For Immediate Release, January 31, 2020
Bob Shavelson, Cook Inletkeeper, (907) 299-3277, email@example.com
Lawsuit Launched to Save Alaska’s Cook Inlet Beluga Whales From Harmful Oil Exploration
Whale Population Plummeting in Project Area, New Federal Data Show
ANCHORAGE, Alaska— Conservation groups today threatened to sue the Trump administration for approving oil exploration in Alaska’s Cook Inlet after new federal data found a dramatic decline in the area’s population of endangered beluga whales.
The formal notice of intent to file an Endangered Species Act lawsuit asks the National Marine Fisheries Service to revoke its authorization of oil and gas activities in the area until a new legally required consultation is completed.
The administration relied on higher beluga whale numbers when, in 2019, it approved rules allowing Hilcorp Alaska LLC to harm belugas and other marine mammals as it expands offshore oil and gas operations in Cook Inlet. But on Tuesday the Fisheries Service announced the population of whales was estimated at 279, a significantly smaller and more quickly declining population than the agency had thought.
“Since we pressed for listing the Cook Inlet Beluga whale as endangered in 2008, the drive for corporate profits and complacent government bureaucrats have conspired to stifle progress for this dwindling stock,” said Bob Shavelson, advocacy director for Cook Inletkeeper. “Hilcorp should do the right thing and abandon its plans for new drilling in Cook Inlet.”
Today’s notice says the Trump administration must consider the new population information before deciding whether Hilcorp’s offshore oil and gas activities can continue. To do otherwise poses an unacceptable threat to critically endangered beluga whales and violates the Endangered Species Act.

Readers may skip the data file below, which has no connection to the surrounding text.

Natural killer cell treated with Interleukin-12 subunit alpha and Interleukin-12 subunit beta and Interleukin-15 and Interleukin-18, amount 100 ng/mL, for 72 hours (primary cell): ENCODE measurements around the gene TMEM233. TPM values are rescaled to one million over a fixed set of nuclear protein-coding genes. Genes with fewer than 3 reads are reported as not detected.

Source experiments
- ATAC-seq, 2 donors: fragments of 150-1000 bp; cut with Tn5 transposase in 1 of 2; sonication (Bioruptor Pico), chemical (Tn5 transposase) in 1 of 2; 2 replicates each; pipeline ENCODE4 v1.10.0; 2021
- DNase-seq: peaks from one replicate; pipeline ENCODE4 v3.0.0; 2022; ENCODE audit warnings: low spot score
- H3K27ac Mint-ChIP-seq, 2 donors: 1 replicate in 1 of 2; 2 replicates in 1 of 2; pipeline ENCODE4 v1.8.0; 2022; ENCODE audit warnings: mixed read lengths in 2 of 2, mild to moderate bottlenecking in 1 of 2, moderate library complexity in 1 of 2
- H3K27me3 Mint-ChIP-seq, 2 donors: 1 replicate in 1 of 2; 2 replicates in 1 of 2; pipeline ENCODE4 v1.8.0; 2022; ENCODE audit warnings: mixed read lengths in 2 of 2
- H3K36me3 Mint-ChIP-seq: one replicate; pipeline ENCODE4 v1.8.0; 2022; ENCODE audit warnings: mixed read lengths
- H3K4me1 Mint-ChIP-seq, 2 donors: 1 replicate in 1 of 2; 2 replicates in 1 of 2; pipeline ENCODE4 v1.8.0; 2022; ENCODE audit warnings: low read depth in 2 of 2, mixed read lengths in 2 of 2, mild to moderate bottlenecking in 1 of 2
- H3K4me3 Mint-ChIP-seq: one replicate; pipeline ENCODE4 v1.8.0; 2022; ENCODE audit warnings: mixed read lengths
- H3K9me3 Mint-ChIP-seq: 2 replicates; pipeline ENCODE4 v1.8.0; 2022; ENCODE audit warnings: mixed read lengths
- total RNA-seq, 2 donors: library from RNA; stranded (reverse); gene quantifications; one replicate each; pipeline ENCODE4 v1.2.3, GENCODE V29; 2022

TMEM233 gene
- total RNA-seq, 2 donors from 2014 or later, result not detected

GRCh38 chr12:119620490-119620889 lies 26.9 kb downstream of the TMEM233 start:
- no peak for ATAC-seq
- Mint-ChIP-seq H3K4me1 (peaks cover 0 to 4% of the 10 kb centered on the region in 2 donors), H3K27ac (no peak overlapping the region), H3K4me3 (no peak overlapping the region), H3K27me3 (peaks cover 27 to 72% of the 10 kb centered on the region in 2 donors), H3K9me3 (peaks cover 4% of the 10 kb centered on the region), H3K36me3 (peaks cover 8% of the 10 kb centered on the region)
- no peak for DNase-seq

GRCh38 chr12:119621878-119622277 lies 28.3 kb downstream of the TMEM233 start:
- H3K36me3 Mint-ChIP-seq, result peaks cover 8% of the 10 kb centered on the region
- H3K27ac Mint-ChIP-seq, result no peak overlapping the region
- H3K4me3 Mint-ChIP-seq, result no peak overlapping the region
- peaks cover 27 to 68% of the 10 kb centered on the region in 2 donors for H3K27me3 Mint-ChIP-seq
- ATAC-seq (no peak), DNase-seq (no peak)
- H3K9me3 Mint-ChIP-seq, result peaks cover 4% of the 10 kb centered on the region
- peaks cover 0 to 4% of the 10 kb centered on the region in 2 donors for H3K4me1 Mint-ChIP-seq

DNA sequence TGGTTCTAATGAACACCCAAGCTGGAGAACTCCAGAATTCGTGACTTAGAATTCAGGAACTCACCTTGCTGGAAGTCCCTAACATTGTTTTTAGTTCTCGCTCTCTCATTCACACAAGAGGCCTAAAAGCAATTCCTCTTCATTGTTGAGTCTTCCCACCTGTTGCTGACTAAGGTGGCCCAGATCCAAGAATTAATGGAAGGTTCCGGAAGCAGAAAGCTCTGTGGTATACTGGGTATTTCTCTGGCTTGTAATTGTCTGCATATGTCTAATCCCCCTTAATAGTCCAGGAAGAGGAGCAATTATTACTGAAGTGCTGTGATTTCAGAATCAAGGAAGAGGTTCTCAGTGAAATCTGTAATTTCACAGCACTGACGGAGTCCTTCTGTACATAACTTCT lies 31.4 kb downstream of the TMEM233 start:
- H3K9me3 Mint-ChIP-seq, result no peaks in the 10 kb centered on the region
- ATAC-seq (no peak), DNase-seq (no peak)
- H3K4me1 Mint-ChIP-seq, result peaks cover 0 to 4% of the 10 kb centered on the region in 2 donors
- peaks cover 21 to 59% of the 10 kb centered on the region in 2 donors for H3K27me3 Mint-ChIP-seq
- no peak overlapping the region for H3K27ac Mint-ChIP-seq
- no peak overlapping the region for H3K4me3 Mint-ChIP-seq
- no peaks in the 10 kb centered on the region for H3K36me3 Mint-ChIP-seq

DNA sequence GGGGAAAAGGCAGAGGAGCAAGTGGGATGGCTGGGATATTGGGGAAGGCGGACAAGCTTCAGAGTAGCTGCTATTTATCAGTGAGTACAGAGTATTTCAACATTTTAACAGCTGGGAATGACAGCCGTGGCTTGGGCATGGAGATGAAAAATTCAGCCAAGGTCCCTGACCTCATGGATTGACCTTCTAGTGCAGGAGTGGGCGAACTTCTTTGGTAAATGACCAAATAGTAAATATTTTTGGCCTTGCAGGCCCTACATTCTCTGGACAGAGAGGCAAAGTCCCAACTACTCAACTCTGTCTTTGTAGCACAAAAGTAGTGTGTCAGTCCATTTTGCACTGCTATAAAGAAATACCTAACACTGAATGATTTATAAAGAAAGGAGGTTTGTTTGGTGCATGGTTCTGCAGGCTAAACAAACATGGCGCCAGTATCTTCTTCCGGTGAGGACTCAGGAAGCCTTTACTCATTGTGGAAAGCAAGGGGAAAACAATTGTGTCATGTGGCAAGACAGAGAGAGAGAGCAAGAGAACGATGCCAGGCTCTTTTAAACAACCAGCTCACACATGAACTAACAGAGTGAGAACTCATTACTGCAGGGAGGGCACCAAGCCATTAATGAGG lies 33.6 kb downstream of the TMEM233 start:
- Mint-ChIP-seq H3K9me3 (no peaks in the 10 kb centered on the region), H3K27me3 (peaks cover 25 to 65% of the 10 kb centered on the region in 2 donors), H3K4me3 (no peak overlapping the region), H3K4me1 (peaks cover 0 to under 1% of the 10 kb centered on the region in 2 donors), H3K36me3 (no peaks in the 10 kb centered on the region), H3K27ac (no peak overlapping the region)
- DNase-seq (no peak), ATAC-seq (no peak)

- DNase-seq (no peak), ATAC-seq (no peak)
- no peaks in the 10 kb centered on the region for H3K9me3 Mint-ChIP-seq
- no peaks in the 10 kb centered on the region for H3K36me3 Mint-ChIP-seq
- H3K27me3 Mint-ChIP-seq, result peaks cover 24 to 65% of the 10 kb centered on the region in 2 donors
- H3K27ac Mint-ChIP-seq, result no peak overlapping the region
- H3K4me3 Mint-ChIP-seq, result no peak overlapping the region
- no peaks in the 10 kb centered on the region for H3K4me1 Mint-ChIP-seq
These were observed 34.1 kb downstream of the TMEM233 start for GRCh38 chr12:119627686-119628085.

“The tragic decline of these lovely little whales spotlights the risk of allowing oil exploration in their habitat,” said Julie Teel Simmonds, an attorney at the Center for Biological Diversity. “If we’re going to save these belugas, the Trump administration must cancel permission for the oil industry to use seismic blasting and pile driving in Cook Inlet. These animals are hanging on by a thread, and we can’t let them be hurt even more.”
In September 2019 Cook Inletkeeper and the Center for Biological Diversity sued the Fisheries Service in U.S. District Court in Alaska to block the “take authorization” rule it had issued in July. The authorization would allow harm to marine mammals from Hilcorp’s seismic blasting, pile driving and other offshore-oil development activities over the next five years.
Hilcorp bought 14 new federal leases in Cook Inlet in 2017, shortly after failing to control an underwater gas leak from its pipeline there for nearly four months. The Texas-based company has repeatedly been fined for safety violations by Alaska regulators, who wrote that “disregard for regulatory compliance is endemic to Hilcorp’s approach to its Alaska operations.”
Hilcorp has been aggressively expanding its oil operations in Alaska, and it is now working to buy all of BP’s fossil fuel interests in Alaska for $5.6 billion. Hilcorp Alaska is also seeking to construct the Liberty project, an offshore drilling island in the Beaufort Sea, but the Center and other groups filed a lawsuit in December 2018 challenging approval of that project.
Seismic blasting used in oil and gas exploration can reach 250 decibels and be heard for miles. It can cause hearing loss in marine mammals, disturb essential behaviors such as feeding and breeding, mask communications between individual whales and reduce catch rates of commercial fish.
Today’s notice letter starts a 60-day clock, after which the Center and Cook Inletkeeper can sue to compel the Fisheries Service to comply with the Endangered Species Act.
The Center for Biological Diversity is a national, nonprofit conservation organization with more than 1.7 million members and online activists dedicated to the protection of endangered species and wild places.
Cook Inletkeeper is a community-based nonprofit organization formed by concerned Alaskans in 1995 to protect the Cook Inlet watershed and the life it sustains.